The Convergence Of Advanced Packaging And SMT
The need to provide connections among components presents a unique challenge as the number of connections increases and their sizes decrease.
By: Dr. Subodh Kulkarni, CyberOptics CEO (as published on Semiconductor Engineering)
One statement is almost always true in the electronics industry: smaller is better. The relentless demand for electronic systems that pack more computing power and functionality into less space has driven the development of new processes and designs since the invention of the integrated circuit. In recent years that drive has taken a new direction, literally, as manufacturers have discovered that it is easier to go vertical than to continue to shrink laterally, in only two dimensions. Now they are building skyscrapers where once they laid out neat neighborhoods of single-story ranch houses. The need to provide connections among components presents a unique challenge as the number of connections increases and their sizes decrease.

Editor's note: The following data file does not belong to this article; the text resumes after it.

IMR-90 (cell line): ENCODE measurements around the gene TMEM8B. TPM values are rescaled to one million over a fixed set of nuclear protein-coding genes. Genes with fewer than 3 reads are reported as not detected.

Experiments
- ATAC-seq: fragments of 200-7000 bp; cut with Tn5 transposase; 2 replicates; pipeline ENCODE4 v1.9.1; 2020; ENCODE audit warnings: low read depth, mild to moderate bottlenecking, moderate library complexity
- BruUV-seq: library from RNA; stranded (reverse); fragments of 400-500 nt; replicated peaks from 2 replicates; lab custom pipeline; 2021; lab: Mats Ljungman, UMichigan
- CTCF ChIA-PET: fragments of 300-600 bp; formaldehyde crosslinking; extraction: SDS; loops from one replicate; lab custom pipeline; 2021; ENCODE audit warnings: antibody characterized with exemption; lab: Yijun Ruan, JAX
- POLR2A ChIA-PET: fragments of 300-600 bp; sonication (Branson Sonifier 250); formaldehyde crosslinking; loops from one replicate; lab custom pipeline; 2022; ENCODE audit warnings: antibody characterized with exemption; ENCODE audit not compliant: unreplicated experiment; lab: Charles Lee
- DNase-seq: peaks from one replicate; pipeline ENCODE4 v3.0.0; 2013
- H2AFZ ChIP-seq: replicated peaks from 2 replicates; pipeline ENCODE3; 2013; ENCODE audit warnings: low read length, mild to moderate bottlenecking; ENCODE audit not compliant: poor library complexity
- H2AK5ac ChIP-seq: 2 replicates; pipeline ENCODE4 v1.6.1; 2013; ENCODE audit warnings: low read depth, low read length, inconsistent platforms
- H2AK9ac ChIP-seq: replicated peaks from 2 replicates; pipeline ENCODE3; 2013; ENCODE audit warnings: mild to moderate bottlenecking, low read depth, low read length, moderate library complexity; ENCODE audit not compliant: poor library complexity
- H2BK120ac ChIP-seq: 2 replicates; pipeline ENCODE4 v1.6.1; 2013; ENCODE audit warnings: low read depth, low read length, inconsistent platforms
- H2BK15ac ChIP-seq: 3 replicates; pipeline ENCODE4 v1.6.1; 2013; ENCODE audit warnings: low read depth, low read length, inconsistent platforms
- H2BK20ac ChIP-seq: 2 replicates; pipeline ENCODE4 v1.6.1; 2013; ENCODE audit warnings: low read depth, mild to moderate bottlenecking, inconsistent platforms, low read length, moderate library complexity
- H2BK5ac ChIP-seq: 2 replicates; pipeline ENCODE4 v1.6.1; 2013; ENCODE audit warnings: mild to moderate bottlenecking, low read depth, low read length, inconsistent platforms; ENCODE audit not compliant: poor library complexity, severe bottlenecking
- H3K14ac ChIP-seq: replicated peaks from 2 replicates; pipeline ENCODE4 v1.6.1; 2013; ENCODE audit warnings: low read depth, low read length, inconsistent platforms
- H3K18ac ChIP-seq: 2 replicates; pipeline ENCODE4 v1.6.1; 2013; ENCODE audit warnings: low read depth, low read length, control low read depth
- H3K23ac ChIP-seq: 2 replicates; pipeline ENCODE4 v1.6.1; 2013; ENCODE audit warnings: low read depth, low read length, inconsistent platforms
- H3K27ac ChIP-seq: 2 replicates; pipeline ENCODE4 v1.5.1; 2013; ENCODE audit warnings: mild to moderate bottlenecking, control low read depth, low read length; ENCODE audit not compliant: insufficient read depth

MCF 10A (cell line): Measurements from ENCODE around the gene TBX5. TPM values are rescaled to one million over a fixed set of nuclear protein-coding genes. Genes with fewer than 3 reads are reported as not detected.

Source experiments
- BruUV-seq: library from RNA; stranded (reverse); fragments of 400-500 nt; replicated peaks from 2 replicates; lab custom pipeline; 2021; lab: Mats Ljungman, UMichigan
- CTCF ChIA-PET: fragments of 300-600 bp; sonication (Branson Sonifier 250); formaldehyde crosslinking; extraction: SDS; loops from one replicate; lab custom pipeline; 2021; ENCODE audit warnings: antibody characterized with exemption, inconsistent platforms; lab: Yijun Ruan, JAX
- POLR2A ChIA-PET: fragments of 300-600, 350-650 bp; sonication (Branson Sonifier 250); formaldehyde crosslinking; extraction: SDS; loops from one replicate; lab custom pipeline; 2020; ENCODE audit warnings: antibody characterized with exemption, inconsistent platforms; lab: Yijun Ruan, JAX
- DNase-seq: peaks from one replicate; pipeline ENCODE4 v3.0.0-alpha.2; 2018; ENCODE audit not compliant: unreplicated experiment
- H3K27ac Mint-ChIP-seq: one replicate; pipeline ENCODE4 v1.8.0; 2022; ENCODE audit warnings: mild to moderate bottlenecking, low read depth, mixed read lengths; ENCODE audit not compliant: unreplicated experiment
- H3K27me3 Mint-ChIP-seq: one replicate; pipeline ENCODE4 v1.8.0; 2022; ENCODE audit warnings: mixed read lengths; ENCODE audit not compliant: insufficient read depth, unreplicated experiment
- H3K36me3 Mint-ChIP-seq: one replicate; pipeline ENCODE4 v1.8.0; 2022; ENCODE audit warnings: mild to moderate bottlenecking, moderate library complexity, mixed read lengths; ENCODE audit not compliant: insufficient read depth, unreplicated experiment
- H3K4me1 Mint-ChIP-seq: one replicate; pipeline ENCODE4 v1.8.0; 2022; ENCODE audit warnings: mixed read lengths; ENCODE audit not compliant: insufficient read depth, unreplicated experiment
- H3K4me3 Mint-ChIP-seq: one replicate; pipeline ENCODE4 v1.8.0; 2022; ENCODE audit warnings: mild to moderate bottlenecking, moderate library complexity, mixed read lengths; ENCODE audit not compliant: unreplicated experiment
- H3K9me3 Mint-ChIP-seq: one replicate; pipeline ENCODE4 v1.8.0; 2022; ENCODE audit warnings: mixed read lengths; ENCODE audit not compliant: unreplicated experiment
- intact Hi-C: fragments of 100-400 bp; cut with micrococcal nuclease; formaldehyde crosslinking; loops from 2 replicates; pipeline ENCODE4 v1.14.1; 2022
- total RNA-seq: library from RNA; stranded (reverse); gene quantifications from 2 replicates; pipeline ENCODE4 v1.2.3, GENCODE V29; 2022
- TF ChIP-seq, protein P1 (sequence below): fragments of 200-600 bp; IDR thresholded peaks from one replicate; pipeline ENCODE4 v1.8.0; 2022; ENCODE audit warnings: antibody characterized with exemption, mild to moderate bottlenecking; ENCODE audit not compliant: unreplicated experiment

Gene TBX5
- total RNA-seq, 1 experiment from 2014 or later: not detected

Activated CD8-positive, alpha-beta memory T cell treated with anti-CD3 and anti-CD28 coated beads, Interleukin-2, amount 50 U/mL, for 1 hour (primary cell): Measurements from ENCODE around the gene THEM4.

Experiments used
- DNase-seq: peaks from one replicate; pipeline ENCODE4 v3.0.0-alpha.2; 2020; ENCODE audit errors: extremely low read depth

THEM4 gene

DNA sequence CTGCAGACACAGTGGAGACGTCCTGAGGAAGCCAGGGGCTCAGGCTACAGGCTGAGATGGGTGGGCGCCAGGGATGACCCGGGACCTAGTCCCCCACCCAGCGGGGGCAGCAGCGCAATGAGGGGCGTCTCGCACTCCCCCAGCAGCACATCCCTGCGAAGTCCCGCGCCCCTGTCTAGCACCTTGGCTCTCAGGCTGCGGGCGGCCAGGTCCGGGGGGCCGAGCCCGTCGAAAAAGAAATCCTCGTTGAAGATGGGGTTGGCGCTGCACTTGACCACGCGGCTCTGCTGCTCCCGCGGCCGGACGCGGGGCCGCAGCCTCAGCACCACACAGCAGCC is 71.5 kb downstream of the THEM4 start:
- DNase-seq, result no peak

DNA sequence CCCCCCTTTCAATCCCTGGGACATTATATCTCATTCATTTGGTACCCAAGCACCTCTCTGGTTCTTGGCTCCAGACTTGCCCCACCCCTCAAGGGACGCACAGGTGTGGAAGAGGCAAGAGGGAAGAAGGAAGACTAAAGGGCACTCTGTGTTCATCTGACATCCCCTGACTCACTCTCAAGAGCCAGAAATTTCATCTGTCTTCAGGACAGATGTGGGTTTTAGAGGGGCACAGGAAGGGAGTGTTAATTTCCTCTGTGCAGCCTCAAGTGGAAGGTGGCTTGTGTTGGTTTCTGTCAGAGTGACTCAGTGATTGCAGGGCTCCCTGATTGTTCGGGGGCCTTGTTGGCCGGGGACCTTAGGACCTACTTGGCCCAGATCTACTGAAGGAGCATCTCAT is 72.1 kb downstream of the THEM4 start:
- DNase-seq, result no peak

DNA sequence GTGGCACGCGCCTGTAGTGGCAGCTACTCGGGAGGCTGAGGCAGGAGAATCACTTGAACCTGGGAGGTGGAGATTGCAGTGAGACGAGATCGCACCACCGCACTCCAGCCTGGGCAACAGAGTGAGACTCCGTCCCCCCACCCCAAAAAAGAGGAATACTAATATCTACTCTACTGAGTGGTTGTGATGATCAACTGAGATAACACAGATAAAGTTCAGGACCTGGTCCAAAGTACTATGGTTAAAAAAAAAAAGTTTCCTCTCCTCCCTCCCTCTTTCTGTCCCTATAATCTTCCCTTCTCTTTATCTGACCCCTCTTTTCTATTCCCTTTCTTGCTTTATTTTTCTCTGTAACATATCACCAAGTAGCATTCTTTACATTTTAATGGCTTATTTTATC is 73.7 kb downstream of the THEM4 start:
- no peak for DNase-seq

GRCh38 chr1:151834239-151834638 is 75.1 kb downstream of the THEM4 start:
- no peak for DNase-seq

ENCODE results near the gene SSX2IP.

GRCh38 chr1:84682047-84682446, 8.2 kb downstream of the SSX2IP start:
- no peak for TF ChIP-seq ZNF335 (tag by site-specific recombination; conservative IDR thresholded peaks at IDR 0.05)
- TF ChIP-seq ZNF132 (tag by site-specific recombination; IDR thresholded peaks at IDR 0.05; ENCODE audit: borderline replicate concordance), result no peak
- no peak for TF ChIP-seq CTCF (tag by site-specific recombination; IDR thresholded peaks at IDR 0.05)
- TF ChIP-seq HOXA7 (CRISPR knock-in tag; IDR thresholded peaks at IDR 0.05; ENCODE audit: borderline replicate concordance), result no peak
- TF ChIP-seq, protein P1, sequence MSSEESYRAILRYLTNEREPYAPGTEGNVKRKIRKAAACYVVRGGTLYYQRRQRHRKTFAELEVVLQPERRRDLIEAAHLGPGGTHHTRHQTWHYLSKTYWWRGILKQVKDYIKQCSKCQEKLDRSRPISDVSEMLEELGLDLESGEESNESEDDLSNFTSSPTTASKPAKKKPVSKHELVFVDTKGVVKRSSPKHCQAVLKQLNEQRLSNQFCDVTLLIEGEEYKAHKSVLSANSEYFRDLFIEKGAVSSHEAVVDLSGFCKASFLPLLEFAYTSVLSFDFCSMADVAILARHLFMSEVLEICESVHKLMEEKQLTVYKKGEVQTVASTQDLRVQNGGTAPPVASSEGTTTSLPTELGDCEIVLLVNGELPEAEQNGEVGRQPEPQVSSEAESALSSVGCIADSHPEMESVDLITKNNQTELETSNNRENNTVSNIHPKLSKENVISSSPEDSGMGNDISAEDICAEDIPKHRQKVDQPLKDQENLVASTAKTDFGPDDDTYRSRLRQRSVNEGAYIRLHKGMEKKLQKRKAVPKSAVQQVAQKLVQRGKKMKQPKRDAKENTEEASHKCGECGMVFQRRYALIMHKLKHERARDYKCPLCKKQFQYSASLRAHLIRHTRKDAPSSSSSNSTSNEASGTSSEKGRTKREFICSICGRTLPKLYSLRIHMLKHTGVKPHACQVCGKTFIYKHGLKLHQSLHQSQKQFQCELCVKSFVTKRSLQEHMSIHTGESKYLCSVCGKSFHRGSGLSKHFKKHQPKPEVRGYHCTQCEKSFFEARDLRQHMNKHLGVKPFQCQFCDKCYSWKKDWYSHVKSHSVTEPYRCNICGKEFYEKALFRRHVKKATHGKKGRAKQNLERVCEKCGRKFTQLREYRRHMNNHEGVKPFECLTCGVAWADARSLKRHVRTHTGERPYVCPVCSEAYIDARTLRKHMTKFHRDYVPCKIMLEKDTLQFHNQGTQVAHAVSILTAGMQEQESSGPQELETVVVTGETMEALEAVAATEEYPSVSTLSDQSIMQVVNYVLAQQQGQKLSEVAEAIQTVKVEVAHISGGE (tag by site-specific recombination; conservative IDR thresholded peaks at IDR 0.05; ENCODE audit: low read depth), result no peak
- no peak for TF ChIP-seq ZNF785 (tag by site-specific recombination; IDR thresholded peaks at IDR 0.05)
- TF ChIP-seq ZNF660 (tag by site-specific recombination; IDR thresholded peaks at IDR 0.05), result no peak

For most of the industry’s history the worlds of device manufacturing and system assembly were largely separate. Device manufacturers fabricated chips and packaged them to provide protection and connections to the outside world. System assemblers mounted packaged devices, usually with surface mount technology (SMT), on printed circuit boards to provide communication, power, and more. As new designs incorporate more powerful chips and sometimes multiple chips in a single package, the number of connections needed, both within the chip and to the outside world, has multiplied. To provide these connections manufacturers have adopted advanced packaging (AP) processes, many of which adapt front-end-like manufacturing processes to traditionally back-end packaging applications. As demand grows for more, smaller, denser connections, and those connections migrate inside the package, the conventional line between packaging and assembly has blurred.